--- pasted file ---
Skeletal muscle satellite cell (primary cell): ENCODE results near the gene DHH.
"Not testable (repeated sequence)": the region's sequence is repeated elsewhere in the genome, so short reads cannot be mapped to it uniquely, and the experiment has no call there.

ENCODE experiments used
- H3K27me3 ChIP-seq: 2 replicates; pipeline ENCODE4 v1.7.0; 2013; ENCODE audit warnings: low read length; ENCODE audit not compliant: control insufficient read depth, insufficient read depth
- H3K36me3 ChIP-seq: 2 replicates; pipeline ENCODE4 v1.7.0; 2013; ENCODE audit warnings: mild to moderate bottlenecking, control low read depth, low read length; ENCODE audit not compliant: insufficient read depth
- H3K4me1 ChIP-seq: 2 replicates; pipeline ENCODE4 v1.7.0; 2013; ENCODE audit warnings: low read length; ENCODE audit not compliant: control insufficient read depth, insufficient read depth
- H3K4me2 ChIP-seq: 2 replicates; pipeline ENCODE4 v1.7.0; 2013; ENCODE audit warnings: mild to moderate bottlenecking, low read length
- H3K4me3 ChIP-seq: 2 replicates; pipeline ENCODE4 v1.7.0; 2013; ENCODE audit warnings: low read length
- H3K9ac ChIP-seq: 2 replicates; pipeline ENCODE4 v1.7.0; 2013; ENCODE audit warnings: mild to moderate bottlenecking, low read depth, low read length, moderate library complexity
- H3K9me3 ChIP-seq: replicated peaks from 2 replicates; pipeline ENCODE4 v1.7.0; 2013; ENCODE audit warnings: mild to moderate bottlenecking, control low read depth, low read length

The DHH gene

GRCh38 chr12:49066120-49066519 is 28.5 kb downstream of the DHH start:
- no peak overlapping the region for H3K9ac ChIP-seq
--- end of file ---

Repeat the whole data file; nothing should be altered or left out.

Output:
Skeletal muscle satellite cell (primary cell): ENCODE results near the gene DHH.
"Not testable (repeated sequence)": the region's sequence is repeated elsewhere in the genome, so short reads cannot be mapped to it uniquely, and the experiment has no call there.

ENCODE experiments used
- H3K27me3 ChIP-seq: 2 replicates; pipeline ENCODE4 v1.7.0; 2013; ENCODE audit warnings: low read length; ENCODE audit not compliant: control insufficient read depth, insufficient read depth
- H3K36me3 ChIP-seq: 2 replicates; pipeline ENCODE4 v1.7.0; 2013; ENCODE audit warnings: mild to moderate bottlenecking, control low read depth, low read length; ENCODE audit not compliant: insufficient read depth
- H3K4me1 ChIP-seq: 2 replicates; pipeline ENCODE4 v1.7.0; 2013; ENCODE audit warnings: low read length; ENCODE audit not compliant: control insufficient read depth, insufficient read depth
- H3K4me2 ChIP-seq: 2 replicates; pipeline ENCODE4 v1.7.0; 2013; ENCODE audit warnings: mild to moderate bottlenecking, low read length
- H3K4me3 ChIP-seq: 2 replicates; pipeline ENCODE4 v1.7.0; 2013; ENCODE audit warnings: low read length
- H3K9ac ChIP-seq: 2 replicates; pipeline ENCODE4 v1.7.0; 2013; ENCODE audit warnings: mild to moderate bottlenecking, low read depth, low read length, moderate library complexity
- H3K9me3 ChIP-seq: replicated peaks from 2 replicates; pipeline ENCODE4 v1.7.0; 2013; ENCODE audit warnings: mild to moderate bottlenecking, control low read depth, low read length

The DHH gene

GRCh38 chr12:49066120-49066519 is 28.5 kb downstream of the DHH start:
- no peak overlapping the region for H3K9ac ChIP-seq